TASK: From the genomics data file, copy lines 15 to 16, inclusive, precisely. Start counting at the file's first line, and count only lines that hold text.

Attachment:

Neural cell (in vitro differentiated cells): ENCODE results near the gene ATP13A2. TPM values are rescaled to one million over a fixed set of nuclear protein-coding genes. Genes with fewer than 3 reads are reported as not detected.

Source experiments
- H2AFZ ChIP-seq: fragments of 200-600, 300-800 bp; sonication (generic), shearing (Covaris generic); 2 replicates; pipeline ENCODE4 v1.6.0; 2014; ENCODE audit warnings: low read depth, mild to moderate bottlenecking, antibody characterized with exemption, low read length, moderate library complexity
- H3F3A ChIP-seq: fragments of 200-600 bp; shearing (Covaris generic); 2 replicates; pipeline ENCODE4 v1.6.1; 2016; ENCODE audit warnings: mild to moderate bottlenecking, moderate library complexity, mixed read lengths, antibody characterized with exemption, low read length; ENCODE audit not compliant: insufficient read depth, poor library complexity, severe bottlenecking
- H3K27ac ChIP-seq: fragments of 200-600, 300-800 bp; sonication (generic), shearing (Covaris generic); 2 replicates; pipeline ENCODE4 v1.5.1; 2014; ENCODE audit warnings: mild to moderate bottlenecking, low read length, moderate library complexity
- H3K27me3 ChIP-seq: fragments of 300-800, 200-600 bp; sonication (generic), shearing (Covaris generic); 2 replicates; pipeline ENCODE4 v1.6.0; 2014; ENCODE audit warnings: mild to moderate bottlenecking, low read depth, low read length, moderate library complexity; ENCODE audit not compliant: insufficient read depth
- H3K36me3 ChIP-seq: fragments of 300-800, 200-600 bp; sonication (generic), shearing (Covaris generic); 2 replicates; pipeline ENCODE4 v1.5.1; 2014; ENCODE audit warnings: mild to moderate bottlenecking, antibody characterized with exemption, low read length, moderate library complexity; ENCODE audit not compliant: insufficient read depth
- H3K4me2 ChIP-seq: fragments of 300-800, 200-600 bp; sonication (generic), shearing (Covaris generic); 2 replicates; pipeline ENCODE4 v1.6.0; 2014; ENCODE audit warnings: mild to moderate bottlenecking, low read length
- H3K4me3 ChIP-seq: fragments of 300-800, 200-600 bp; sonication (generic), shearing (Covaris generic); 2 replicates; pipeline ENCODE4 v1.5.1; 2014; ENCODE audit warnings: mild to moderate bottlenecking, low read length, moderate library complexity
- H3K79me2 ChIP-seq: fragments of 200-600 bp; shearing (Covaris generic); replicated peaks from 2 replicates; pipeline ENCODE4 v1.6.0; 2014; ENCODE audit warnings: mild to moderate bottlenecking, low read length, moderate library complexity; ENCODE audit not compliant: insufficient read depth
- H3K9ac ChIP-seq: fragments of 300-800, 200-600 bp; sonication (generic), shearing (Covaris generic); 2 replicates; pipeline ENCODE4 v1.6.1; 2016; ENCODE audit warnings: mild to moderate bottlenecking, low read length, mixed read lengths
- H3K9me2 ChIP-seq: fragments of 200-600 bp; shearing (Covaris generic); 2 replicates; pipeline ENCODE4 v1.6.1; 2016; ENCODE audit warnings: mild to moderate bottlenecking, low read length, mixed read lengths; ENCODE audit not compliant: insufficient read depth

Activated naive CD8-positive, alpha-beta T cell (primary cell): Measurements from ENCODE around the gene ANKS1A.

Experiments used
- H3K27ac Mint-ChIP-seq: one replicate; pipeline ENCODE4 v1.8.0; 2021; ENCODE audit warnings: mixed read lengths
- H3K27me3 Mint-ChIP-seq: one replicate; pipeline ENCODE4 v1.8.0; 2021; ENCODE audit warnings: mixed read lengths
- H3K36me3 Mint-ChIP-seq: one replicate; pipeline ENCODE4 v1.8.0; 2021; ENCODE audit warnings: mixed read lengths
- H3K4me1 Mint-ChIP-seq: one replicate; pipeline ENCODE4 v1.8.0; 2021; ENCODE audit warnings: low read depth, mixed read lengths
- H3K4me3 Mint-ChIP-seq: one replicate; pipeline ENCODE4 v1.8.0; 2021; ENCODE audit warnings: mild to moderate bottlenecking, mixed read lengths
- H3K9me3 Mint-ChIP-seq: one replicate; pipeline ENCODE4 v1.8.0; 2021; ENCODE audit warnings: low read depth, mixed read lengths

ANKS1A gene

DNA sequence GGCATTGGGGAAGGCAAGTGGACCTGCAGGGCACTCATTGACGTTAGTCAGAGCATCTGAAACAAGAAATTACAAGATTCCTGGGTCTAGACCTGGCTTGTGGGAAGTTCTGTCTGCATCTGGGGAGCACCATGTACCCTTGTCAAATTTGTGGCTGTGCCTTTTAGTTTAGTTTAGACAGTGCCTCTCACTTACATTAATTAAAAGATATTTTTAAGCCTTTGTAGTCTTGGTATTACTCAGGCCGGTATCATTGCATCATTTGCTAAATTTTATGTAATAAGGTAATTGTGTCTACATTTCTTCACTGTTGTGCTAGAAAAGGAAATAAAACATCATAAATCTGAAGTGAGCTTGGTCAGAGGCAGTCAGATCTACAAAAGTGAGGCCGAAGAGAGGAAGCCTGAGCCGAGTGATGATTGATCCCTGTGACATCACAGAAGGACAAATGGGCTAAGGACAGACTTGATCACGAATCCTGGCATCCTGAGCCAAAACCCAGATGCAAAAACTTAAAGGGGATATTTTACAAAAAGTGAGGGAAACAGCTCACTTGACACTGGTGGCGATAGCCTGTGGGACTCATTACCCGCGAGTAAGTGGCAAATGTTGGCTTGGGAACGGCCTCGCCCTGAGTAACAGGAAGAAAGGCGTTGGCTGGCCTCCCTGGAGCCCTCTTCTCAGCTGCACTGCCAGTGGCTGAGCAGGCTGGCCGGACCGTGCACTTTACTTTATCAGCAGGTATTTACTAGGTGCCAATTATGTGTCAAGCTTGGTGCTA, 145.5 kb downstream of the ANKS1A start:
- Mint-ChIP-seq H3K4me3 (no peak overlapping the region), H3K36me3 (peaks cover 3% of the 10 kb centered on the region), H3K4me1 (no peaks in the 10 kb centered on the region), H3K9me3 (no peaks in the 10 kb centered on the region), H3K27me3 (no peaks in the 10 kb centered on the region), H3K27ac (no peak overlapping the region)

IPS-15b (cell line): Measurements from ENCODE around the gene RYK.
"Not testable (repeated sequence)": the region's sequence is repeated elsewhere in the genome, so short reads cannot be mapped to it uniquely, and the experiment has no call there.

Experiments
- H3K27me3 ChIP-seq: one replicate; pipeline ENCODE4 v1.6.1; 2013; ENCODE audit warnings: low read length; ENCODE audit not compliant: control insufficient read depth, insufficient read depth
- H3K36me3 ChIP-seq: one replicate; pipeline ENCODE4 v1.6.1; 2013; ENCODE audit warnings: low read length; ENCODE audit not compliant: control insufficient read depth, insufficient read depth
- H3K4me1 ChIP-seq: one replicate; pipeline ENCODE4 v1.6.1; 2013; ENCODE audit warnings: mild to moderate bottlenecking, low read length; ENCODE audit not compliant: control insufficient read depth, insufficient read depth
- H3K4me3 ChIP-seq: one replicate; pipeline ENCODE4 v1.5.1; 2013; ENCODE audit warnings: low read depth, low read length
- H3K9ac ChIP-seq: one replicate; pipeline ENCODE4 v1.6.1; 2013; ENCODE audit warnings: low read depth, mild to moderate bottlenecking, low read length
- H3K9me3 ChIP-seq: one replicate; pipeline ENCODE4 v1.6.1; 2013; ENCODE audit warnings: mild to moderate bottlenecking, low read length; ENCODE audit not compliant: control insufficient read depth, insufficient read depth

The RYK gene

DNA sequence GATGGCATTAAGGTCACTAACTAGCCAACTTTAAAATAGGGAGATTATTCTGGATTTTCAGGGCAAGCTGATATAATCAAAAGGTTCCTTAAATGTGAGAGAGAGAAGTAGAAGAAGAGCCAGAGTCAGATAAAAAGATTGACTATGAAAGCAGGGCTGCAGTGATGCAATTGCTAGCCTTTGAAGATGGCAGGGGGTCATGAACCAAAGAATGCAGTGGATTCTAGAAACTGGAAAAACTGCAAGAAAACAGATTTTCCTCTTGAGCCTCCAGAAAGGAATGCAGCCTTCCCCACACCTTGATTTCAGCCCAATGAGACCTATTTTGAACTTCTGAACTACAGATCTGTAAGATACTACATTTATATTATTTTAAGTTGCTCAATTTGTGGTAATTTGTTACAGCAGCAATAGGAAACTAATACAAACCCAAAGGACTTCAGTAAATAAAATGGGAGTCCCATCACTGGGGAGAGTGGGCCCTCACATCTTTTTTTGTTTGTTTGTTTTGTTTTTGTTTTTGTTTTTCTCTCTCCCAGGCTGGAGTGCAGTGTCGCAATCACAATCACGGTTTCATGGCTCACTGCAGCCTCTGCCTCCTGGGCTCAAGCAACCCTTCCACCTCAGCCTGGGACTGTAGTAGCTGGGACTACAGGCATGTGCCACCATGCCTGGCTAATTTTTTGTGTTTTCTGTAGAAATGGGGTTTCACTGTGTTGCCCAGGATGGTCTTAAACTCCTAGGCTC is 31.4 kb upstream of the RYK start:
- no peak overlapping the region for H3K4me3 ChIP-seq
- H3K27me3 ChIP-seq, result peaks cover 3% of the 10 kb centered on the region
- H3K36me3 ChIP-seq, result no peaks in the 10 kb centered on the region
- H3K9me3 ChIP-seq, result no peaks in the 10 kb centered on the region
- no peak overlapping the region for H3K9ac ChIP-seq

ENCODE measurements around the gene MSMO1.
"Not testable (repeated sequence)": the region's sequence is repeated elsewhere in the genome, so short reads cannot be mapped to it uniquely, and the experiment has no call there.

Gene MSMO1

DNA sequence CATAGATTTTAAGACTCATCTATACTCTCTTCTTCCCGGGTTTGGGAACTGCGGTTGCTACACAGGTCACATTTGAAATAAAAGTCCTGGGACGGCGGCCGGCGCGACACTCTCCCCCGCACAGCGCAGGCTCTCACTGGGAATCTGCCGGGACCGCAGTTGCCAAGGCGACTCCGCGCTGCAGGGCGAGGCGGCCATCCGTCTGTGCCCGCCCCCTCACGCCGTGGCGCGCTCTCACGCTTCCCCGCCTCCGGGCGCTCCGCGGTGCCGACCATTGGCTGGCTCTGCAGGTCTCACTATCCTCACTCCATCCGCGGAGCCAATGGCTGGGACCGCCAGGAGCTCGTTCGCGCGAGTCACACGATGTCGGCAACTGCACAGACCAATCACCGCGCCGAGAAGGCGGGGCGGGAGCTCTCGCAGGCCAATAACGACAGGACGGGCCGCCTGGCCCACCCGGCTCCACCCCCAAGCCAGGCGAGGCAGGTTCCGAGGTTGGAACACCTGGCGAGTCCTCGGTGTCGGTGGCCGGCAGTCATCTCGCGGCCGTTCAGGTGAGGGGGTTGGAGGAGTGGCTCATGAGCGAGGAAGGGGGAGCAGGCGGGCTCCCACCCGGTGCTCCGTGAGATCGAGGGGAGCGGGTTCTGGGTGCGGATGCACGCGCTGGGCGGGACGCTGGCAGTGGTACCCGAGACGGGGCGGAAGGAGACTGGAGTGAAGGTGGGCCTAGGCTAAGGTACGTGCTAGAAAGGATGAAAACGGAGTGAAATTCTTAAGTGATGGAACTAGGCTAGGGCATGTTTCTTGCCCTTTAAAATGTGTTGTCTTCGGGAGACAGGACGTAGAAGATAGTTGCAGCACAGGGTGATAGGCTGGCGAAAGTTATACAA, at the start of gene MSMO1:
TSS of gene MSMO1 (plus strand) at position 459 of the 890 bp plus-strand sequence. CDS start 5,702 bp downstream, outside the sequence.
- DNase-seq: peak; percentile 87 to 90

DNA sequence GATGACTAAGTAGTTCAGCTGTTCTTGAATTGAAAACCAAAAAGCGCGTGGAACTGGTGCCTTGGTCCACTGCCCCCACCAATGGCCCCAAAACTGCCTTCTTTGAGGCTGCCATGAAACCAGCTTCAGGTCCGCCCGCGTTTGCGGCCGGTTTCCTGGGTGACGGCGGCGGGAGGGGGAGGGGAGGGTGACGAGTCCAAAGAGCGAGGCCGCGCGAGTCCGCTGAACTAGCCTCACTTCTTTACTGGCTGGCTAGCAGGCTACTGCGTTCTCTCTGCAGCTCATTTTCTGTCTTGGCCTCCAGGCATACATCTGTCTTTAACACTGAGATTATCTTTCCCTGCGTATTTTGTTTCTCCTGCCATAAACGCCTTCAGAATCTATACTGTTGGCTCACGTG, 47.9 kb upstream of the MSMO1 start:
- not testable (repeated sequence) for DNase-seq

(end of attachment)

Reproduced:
- H3K27ac Mint-ChIP-seq: one replicate; pipeline ENCODE4 v1.8.0; 2021; ENCODE audit warnings: mixed read lengths
- H3K27me3 Mint-ChIP-seq: one replicate; pipeline ENCODE4 v1.8.0; 2021; ENCODE audit warnings: mixed read lengths